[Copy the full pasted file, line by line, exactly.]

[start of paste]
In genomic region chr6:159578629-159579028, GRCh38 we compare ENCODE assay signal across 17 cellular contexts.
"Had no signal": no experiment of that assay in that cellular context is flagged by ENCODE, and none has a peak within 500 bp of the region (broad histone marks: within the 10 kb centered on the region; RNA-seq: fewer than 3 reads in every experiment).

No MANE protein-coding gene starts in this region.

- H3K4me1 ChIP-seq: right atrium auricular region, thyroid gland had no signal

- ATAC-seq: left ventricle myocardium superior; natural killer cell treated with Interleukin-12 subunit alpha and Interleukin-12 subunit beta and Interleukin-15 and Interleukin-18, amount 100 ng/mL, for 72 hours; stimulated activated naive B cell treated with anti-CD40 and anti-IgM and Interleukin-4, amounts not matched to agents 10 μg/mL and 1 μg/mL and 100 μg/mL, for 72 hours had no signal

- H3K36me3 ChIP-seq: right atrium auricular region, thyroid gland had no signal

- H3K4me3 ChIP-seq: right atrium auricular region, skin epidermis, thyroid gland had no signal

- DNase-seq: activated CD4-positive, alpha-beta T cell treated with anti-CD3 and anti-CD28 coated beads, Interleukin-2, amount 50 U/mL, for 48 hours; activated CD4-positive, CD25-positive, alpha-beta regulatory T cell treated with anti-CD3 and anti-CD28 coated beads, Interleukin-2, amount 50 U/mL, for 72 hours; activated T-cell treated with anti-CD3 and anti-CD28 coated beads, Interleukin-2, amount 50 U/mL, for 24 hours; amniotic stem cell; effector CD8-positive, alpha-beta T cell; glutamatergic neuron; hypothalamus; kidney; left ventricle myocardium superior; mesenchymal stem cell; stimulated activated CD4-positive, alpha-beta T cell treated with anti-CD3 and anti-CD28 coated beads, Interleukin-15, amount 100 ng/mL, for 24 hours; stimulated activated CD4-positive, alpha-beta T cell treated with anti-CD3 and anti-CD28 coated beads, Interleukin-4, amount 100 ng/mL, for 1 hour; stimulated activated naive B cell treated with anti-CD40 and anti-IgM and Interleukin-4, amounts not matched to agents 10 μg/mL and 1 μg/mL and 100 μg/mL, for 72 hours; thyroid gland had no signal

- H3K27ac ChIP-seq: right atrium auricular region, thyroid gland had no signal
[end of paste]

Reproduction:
In genomic region chr6:159578629-159579028, GRCh38 we compare ENCODE assay signal across 17 cellular contexts.
"Had no signal": no experiment of that assay in that cellular context is flagged by ENCODE, and none has a peak within 500 bp of the region (broad histone marks: within the 10 kb centered on the region; RNA-seq: fewer than 3 reads in every experiment).

No MANE protein-coding gene starts in this region.

- H3K4me1 ChIP-seq: right atrium auricular region, thyroid gland had no signal

- ATAC-seq: left ventricle myocardium superior; natural killer cell treated with Interleukin-12 subunit alpha and Interleukin-12 subunit beta and Interleukin-15 and Interleukin-18, amount 100 ng/mL, for 72 hours; stimulated activated naive B cell treated with anti-CD40 and anti-IgM and Interleukin-4, amounts not matched to agents 10 μg/mL and 1 μg/mL and 100 μg/mL, for 72 hours had no signal

- H3K36me3 ChIP-seq: right atrium auricular region, thyroid gland had no signal

- H3K4me3 ChIP-seq: right atrium auricular region, skin epidermis, thyroid gland had no signal

- DNase-seq: activated CD4-positive, alpha-beta T cell treated with anti-CD3 and anti-CD28 coated beads, Interleukin-2, amount 50 U/mL, for 48 hours; activated CD4-positive, CD25-positive, alpha-beta regulatory T cell treated with anti-CD3 and anti-CD28 coated beads, Interleukin-2, amount 50 U/mL, for 72 hours; activated T-cell treated with anti-CD3 and anti-CD28 coated beads, Interleukin-2, amount 50 U/mL, for 24 hours; amniotic stem cell; effector CD8-positive, alpha-beta T cell; glutamatergic neuron; hypothalamus; kidney; left ventricle myocardium superior; mesenchymal stem cell; stimulated activated CD4-positive, alpha-beta T cell treated with anti-CD3 and anti-CD28 coated beads, Interleukin-15, amount 100 ng/mL, for 24 hours; stimulated activated CD4-positive, alpha-beta T cell treated with anti-CD3 and anti-CD28 coated beads, Interleukin-4, amount 100 ng/mL, for 1 hour; stimulated activated naive B cell treated with anti-CD40 and anti-IgM and Interleukin-4, amounts not matched to agents 10 μg/mL and 1 μg/mL and 100 μg/mL, for 72 hours; thyroid gland had no signal

- H3K27ac ChIP-seq: right atrium auricular region, thyroid gland had no signal